MRF: One of iTerra's key strengths appears to be expertise in microwave, digital, and optical technologies, and the ability integrate them. Was this your intention from the beginning?

Walters: It was the combination that we wanted to have as early as possible, and it took us less than a year to achieve it, essentially by merging the expertise of three separate organizations with different core competencies into one cohesive unit to create more complete component solutions. We wanted to start with the best and this was where the talent was located.

MRF: At first glance, it might appear that iTerra is concentrated on optical communications.

Walters: You have to look a little closer. We have always addressed the optical-communications market from an electronics rather than optical perspective. We felt there was value in integrating the driver amplifier, which is a microwave or millimeter-wave circuit, along with some of the high-speed digital components that are required just before the driver, such as multiplexing and encoding. It's turning out to be really valuable in markets such as instruments, military applications, and even embedded systems. While our very first products were tailored to the optical-communications market, we've expanded into other areas, including microwave products such as microwave amplifiers in die and packaged form with high power over very broad bandwidths like 10 MHz to 22 GHz.

MRF: You formed iTerra when electronics markets were weak and tumbling, yet you have not just survived but have grown. To what do you attribute your success?

Walters: If you have confidence that the markets you have chosen to serve are likely to rebound within a reasonable time, you can use the interim period to establish customer relationships and optimize product development. You can also find more highly-qualified people, buy instruments and other equipment at very reasonable prices, and lease facilities at lower cost. However, you must be able to survive through this interim period. If you can, you'll often be very well positioned to address opportunities ahead of others in the market, which is where we believe iTerra is today.

MRF: Might it be said that survival is often dependent on the willingness of the people or organizations providing the company's funding to tolerate an extended period before they see a meaningful return on their investment?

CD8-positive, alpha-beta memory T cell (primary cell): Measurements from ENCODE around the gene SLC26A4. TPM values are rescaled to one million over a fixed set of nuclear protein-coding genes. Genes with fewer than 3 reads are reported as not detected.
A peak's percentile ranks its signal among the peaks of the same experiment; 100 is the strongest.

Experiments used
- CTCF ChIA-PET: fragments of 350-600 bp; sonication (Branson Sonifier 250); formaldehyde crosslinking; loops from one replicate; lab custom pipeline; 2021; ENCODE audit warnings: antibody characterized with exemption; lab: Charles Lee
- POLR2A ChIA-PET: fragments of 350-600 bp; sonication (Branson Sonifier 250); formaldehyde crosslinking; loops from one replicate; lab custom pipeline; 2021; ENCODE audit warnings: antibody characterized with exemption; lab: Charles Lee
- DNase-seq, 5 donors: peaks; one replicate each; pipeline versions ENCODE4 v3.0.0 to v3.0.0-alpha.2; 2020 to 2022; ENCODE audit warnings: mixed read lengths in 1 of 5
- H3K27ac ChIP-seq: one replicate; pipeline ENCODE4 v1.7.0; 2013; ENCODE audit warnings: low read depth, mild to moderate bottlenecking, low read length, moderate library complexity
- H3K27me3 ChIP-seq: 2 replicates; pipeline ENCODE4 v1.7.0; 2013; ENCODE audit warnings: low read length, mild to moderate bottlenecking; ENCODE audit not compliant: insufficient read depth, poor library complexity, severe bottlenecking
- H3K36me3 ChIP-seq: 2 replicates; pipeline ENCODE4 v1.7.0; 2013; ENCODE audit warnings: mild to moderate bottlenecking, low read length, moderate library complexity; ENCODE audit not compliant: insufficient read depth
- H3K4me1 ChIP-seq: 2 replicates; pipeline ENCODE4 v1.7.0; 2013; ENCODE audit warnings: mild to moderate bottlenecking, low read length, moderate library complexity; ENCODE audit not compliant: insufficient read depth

Walters: We are extremely fortunate in this regard, because the individuals responsible for funding iTerra are very unusual in the way they view their investments. Their longer-term investment strategy makes them unique (www.stellartllc.com) compared to more typical VC based "public" investment dollars that require quicker ROIs and by definition puts people in second place. The payoff is to be able to create a stable company with longer term potential and higher overall value. This doesn't mean we are not pushing hard to grow, we are already through break-even and have more than three dozen customers for whom we are delivering products, including very large commercial manufacturers and military prime contractors.

MRF: How did iTerra actually come to be?

Walters: I was at Hewlett-Packard Co. and stayed with Agilent after its creation in a position that allowed me to gain a pretty good perspective about a lot of different technologies and markets. I had gotten to know David Arnold, the founder of Wavetronix, who I greatly respected, and his company offered me the opportunity to become an equal partner. Earlier I had gotten to know Andrea Berri-Berruto while working on a Ph.D. thesis at the European Space Agency, and we had kept in touch. Around the time when the industry prophets were projecting huge potential for 40 Gb/s optical communication—while at Wavetronix—he told me, after he left his company, he had developed some very interesting amplifier technologies for the optical market, and suggested we consider creating a company to build them, among other things. The idea grew, and iTerra was spun out from Wavetronix.

MRF: Of course, the 40 Gb/s market never materialized, so how did you cope with this?